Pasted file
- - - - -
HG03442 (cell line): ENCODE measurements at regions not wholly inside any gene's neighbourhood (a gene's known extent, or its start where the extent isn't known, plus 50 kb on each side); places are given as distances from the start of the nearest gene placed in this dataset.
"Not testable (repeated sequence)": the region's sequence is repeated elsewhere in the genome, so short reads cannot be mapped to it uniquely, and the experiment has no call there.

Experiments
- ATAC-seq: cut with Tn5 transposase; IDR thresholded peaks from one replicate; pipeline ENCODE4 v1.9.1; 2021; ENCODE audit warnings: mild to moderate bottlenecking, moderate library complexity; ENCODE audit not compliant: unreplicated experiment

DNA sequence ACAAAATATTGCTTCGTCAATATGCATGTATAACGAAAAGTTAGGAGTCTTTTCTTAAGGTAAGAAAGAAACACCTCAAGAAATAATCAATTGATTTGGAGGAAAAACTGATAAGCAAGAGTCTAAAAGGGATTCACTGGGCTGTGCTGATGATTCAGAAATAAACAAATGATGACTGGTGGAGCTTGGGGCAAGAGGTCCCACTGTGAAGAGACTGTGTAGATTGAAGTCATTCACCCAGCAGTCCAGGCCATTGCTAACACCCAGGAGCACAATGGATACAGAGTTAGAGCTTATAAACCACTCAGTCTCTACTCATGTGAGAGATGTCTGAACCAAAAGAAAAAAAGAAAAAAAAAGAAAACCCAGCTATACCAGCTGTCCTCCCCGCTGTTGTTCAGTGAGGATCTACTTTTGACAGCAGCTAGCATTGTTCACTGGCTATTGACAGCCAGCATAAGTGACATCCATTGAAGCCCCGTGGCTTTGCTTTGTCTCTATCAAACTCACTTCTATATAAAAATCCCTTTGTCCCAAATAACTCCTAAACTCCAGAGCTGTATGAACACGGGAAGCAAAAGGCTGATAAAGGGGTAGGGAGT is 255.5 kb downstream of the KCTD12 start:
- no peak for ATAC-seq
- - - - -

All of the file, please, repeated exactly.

HG03442 (cell line): ENCODE measurements at regions not wholly inside any gene's neighbourhood (a gene's known extent, or its start where the extent isn't known, plus 50 kb on each side); places are given as distances from the start of the nearest gene placed in this dataset.
"Not testable (repeated sequence)": the region's sequence is repeated elsewhere in the genome, so short reads cannot be mapped to it uniquely, and the experiment has no call there.

Experiments
- ATAC-seq: cut with Tn5 transposase; IDR thresholded peaks from one replicate; pipeline ENCODE4 v1.9.1; 2021; ENCODE audit warnings: mild to moderate bottlenecking, moderate library complexity; ENCODE audit not compliant: unreplicated experiment

DNA sequence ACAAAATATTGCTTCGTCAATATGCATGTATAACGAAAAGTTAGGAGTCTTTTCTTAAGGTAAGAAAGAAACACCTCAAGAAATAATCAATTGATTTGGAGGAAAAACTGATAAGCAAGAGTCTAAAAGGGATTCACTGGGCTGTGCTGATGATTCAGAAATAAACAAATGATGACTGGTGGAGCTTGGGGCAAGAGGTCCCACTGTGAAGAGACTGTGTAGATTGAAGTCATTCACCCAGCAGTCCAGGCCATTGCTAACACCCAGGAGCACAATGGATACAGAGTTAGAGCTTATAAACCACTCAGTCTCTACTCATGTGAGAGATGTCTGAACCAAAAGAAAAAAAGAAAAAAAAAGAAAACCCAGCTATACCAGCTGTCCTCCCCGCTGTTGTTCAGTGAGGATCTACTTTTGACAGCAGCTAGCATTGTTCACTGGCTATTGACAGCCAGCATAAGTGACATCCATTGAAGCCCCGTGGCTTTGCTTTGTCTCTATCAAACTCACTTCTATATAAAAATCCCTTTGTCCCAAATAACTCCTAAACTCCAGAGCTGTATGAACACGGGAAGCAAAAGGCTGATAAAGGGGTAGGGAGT is 255.5 kb downstream of the KCTD12 start:
- no peak for ATAC-seq